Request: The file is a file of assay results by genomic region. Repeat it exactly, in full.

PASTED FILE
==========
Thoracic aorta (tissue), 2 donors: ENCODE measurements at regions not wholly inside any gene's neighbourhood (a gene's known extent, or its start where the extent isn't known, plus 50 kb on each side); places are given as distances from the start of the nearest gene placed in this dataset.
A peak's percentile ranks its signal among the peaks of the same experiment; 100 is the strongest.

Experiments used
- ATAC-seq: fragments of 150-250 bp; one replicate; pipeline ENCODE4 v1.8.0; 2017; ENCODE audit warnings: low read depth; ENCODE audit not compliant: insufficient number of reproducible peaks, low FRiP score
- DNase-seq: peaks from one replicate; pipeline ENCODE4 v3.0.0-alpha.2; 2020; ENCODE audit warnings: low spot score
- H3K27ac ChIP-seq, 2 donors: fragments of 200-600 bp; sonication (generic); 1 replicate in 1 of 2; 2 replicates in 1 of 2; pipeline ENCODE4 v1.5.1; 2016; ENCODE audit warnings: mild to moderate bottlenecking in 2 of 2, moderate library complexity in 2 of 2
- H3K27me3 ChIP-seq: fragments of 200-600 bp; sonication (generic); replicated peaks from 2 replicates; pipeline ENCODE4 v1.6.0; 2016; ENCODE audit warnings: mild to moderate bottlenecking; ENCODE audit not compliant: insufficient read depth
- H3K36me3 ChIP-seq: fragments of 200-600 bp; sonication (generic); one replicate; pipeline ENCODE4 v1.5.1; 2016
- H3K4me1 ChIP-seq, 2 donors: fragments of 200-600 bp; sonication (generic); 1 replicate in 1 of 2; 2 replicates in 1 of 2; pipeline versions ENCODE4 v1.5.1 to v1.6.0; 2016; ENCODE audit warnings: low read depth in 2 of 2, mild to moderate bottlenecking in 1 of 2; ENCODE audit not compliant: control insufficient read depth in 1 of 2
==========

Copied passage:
Thoracic aorta (tissue), 2 donors: ENCODE measurements at regions not wholly inside any gene's neighbourhood (a gene's known extent, or its start where the extent isn't known, plus 50 kb on each side); places are given as distances from the start of the nearest gene placed in this dataset.
A peak's percentile ranks its signal among the peaks of the same experiment; 100 is the strongest.

Experiments used
- ATAC-seq: fragments of 150-250 bp; one replicate; pipeline ENCODE4 v1.8.0; 2017; ENCODE audit warnings: low read depth; ENCODE audit not compliant: insufficient number of reproducible peaks, low FRiP score
- DNase-seq: peaks from one replicate; pipeline ENCODE4 v3.0.0-alpha.2; 2020; ENCODE audit warnings: low spot score
- H3K27ac ChIP-seq, 2 donors: fragments of 200-600 bp; sonication (generic); 1 replicate in 1 of 2; 2 replicates in 1 of 2; pipeline ENCODE4 v1.5.1; 2016; ENCODE audit warnings: mild to moderate bottlenecking in 2 of 2, moderate library complexity in 2 of 2
- H3K27me3 ChIP-seq: fragments of 200-600 bp; sonication (generic); replicated peaks from 2 replicates; pipeline ENCODE4 v1.6.0; 2016; ENCODE audit warnings: mild to moderate bottlenecking; ENCODE audit not compliant: insufficient read depth
- H3K36me3 ChIP-seq: fragments of 200-600 bp; sonication (generic); one replicate; pipeline ENCODE4 v1.5.1; 2016
- H3K4me1 ChIP-seq, 2 donors: fragments of 200-600 bp; sonication (generic); 1 replicate in 1 of 2; 2 replicates in 1 of 2; pipeline versions ENCODE4 v1.5.1 to v1.6.0; 2016; ENCODE audit warnings: low read depth in 2 of 2, mild to moderate bottlenecking in 1 of 2; ENCODE audit not compliant: control insufficient read depth in 1 of 2